Tag Archives: Nina Simone

Everybody Loves to Love Somebody in Italian

Shame on us. After our two posts on covers of the immortal, Bee Gees-penned “To Love Somebody,” you think we’d have some expertise on the subject. But, even though we included Nina Simone’s version on one of those posts, I was still blown out of the water by Nina’s Italian version that Joey Sweeney played yesterday on hisYRock DJ set. Sure, the instrumentation is very similar to her English version, mostly just dialing up some generic strings, but oh my God does this translate well to Petrarch’s tongue. And Nina’s.

Nina Simone, “Cosi Ti Amo (To Love Somebody)”

Previously: Everybody Loves to Love Somebody, Everybody Loves to Write About To Love Somebody

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Hot Tub Rock Show: David G’s Last Call List, Pt. 2

This week, Noise Narcs answers the age-old question: What five bands would you travel back in time to see in their prime? To see other responses, jump in the hot tub.

This is part two of David G’s Hot Tub Time Machine post, listed in chronological order. See Part 1 here.

3. Velvet Underground, 1966-1967

I’m not alone in seeing VU as the blueprint for our current generation’s music. All of the Hot Tub posts have been heavily slated to the ’60s. But if acts like the Stones and Beatles and Jefferson Airplane defined “60s music,” the Velvet Underground deformed it. As other music shot to the top of the charts, the Velvet Underground played music that would bubble up from the sewers: shaped noise, not pretty songs with sass and “substance,” was the real rock of the 1960s.

I can barely imagine the shock of their mid-60s live shows. This was the Billboard top 10 for 1966:

1. "The Ballad of the Green Berets," Sgt. Barry Sadler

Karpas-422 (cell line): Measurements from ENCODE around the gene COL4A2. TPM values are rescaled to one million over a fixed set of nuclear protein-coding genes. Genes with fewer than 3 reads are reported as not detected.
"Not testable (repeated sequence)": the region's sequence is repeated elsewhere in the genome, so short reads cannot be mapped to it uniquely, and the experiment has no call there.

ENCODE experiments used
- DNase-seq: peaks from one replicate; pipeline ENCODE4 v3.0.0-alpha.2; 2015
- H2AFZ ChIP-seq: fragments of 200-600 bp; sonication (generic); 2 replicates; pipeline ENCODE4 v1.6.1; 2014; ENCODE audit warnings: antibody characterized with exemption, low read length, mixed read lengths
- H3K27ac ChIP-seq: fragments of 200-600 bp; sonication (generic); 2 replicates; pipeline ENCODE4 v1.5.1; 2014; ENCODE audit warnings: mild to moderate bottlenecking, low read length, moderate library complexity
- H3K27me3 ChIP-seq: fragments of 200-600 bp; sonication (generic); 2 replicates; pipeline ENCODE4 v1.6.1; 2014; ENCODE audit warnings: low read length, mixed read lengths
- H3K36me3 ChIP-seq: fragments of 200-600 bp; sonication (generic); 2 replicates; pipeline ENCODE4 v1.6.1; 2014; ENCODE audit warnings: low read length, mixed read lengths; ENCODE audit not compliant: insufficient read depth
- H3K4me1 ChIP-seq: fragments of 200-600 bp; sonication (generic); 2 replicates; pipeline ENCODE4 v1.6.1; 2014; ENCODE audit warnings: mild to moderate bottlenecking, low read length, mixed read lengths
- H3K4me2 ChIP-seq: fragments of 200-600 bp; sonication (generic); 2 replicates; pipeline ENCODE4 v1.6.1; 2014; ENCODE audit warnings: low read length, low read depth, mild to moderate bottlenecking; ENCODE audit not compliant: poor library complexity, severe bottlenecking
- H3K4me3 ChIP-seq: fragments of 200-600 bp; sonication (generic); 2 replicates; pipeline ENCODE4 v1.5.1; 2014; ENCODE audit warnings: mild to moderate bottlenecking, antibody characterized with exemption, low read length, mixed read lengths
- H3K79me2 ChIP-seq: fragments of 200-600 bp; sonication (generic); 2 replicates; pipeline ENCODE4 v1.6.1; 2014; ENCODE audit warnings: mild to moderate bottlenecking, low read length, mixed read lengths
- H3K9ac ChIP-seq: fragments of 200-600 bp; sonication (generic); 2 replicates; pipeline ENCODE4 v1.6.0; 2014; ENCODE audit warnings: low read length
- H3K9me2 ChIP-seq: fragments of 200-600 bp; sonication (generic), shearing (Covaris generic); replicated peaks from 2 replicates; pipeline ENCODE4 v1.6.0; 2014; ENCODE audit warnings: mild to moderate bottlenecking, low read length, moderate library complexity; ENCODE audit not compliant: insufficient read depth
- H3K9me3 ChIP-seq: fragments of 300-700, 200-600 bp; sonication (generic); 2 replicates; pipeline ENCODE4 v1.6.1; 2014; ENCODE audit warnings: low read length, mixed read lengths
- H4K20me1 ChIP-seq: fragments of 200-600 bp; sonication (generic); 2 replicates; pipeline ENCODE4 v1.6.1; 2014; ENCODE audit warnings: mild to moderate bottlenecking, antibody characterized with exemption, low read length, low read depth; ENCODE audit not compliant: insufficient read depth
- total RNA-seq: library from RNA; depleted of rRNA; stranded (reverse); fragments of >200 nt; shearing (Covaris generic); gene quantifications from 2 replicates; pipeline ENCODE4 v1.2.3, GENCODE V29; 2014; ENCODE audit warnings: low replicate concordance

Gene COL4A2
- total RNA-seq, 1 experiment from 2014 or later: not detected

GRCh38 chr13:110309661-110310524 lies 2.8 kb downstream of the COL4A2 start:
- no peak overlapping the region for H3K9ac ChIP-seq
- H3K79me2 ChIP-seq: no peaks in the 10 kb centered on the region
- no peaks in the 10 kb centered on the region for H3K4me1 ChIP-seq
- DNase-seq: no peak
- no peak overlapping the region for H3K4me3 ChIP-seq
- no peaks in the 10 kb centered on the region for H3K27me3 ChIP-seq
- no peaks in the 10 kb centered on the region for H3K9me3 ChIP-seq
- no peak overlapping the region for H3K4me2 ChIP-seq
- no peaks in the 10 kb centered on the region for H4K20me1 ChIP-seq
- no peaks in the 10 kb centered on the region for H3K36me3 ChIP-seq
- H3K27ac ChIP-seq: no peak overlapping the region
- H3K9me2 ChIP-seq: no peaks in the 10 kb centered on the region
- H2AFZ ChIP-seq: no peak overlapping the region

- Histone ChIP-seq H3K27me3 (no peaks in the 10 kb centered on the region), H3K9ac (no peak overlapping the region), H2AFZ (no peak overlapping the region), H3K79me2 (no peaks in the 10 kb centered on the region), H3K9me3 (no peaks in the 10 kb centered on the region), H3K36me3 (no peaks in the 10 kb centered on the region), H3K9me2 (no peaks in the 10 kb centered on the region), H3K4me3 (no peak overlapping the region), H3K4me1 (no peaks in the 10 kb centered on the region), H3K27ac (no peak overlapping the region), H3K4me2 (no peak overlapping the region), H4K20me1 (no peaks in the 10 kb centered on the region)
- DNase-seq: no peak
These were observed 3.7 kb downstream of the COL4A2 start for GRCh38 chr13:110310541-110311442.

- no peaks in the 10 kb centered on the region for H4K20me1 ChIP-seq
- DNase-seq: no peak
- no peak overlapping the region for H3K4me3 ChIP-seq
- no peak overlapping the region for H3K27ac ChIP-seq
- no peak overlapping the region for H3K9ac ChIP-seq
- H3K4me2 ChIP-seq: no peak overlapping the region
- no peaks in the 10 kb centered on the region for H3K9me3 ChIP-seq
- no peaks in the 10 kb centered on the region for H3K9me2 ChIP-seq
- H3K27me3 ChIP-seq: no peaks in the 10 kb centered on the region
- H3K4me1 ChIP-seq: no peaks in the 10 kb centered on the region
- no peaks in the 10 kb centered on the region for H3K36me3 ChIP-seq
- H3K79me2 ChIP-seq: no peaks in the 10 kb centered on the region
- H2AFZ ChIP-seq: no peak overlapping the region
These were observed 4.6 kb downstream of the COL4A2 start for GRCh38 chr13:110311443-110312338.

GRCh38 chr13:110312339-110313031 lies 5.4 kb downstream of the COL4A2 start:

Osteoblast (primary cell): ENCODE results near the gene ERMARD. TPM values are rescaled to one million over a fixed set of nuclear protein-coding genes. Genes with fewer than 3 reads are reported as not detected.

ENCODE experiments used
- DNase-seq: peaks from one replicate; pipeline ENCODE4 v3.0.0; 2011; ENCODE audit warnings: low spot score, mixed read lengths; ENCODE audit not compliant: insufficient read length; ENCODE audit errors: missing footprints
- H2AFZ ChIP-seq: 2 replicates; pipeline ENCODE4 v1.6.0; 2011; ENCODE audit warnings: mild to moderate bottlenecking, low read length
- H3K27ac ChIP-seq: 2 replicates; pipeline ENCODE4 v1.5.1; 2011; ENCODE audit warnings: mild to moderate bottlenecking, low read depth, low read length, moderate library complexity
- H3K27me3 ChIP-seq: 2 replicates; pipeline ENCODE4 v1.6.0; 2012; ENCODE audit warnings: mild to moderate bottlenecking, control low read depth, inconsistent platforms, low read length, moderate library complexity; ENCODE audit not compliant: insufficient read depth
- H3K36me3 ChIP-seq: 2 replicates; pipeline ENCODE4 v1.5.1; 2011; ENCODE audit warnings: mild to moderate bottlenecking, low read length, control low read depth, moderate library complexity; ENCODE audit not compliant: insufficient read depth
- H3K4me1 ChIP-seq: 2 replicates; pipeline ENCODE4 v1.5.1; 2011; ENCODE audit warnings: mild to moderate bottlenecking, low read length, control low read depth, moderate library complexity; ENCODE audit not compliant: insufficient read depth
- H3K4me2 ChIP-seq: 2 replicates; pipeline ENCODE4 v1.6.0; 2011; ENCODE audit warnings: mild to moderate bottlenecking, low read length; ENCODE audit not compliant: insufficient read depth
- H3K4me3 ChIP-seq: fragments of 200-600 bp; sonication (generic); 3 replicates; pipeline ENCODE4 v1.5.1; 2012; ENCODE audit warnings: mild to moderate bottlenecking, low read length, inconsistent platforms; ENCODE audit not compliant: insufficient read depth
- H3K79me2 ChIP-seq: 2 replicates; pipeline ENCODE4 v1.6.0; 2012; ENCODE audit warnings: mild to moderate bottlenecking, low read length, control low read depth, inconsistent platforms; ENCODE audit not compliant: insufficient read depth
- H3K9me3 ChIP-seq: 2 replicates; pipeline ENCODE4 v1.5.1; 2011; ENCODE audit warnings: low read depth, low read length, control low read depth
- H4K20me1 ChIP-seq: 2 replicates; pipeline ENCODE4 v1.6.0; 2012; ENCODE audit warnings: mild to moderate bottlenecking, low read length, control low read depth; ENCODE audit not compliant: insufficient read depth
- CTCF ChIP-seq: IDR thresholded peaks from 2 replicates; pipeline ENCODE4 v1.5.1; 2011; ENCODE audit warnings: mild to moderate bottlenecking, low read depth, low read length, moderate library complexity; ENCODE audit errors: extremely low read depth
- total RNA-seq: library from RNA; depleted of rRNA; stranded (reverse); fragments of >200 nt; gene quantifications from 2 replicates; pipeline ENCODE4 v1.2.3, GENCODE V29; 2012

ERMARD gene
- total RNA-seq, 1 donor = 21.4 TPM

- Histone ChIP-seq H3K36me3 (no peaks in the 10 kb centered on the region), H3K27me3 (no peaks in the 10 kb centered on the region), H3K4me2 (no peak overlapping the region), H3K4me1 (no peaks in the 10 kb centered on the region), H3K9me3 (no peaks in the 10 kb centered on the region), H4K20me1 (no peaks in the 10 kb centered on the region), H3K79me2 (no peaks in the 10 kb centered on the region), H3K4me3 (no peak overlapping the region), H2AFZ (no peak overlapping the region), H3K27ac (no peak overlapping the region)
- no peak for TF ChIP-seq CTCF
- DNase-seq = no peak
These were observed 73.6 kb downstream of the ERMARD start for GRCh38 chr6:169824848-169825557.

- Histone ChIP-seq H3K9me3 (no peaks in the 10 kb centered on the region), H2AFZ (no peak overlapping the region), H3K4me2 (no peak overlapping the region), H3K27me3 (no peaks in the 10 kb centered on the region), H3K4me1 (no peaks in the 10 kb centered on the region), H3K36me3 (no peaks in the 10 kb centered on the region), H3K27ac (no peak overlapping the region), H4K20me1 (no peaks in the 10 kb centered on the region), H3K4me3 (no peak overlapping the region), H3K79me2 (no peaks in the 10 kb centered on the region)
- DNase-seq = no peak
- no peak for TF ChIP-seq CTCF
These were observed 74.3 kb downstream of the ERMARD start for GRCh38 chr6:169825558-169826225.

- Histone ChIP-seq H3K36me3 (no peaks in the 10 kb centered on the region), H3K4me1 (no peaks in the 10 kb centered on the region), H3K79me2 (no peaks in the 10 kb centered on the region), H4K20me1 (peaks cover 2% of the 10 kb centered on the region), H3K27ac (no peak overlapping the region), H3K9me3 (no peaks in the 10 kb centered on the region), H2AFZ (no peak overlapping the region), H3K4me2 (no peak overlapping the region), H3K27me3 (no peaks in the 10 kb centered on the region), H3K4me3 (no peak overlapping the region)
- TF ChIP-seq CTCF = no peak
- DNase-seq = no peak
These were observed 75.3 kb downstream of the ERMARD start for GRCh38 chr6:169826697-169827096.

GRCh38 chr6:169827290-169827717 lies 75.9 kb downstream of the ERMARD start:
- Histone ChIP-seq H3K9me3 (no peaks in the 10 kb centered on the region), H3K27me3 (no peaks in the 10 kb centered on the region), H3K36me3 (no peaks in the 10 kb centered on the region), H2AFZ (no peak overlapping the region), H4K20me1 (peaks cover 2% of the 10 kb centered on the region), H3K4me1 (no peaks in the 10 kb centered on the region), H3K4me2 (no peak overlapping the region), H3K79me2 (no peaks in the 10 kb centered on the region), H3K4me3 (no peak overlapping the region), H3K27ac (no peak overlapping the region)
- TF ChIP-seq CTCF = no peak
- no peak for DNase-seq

2. "Cherish," Association
3. "You're My Soul and Inspiration," Righteous Brothers
4. "Monday, Monday," The Mama's and The Papa's
5. "96 Tears," ? and The Mysterians
6. "Last Train to Clarksville," The Monkees
7. "Reach Out I'll Be There," Four Tops
8. "Summer In the City," Lovin' Spoonful
9. "The Poor Side of Town," Johnny Rivers
10. "California Dreamin'," The Mama's and The Papa

Meanwhile, Velvet Underground was playing with Nico on Andy Warhol’s Exploding Plastic Inevitable tour, with dancers (e.g., Edie Sedgwick), Warhol film projections, and miscellaneous performances by members of Warhol’s Factory. VU would play songs from their upcoming debut, and they would frequently end their shows with a jam they were calling “Booker T” (see my earlier Booker T and the MGs obsession), which would eventually form White Heat‘s chilling “The Gift.” What it comes down to, my fellow Narcs, is what side of the street are you on? The top 10? Or the VU?

Decent sounding bootlegs for this era are scarce, but Youtube user groovemonzter has taken a riotous live recording of “Run, Run, Run” from 1969 and mashed it with Warhol video from the Exploding Plastic Inevitable show. Pick your side wisely:

The Velvet Underground, “Run, Run, Run (Live, 1969)”

Kölsch in a Can (yuck, yuck)

4. Can, 1971-1973, Cologne, Germany

I know: this makes me the worst, a cliché right out of LCD Soundsystem’s “Losing My Edge” (“I was there in 1968 / I was there at the first Can show in Cologne”). But if, as Matt K observes, the spiritual end of the 60s was The Rolling Stones’ disaster at Altamont, then Can is the sound of the 1960s being torn limb from limb. Even their name is an backronym for “communism, anarchism, nihilism.”